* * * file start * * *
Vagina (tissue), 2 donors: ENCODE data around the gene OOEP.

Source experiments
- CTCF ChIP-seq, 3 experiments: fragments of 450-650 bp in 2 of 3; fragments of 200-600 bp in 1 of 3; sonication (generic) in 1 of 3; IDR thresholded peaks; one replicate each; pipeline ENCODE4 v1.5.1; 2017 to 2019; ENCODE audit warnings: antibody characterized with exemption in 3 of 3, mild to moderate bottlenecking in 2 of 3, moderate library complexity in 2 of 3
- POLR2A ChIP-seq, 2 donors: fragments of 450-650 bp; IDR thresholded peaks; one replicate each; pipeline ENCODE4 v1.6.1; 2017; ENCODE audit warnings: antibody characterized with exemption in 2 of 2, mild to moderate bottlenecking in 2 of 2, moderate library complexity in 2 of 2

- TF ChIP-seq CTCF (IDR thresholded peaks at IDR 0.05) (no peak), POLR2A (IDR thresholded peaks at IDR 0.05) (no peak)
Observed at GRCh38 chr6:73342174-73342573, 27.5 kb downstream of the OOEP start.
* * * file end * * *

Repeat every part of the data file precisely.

Vagina (tissue), 2 donors: ENCODE data around the gene OOEP.

Source experiments
- CTCF ChIP-seq, 3 experiments: fragments of 450-650 bp in 2 of 3; fragments of 200-600 bp in 1 of 3; sonication (generic) in 1 of 3; IDR thresholded peaks; one replicate each; pipeline ENCODE4 v1.5.1; 2017 to 2019; ENCODE audit warnings: antibody characterized with exemption in 3 of 3, mild to moderate bottlenecking in 2 of 3, moderate library complexity in 2 of 3
- POLR2A ChIP-seq, 2 donors: fragments of 450-650 bp; IDR thresholded peaks; one replicate each; pipeline ENCODE4 v1.6.1; 2017; ENCODE audit warnings: antibody characterized with exemption in 2 of 2, mild to moderate bottlenecking in 2 of 2, moderate library complexity in 2 of 2

- TF ChIP-seq CTCF (IDR thresholded peaks at IDR 0.05) (no peak), POLR2A (IDR thresholded peaks at IDR 0.05) (no peak)
Observed at GRCh38 chr6:73342174-73342573, 27.5 kb downstream of the OOEP start.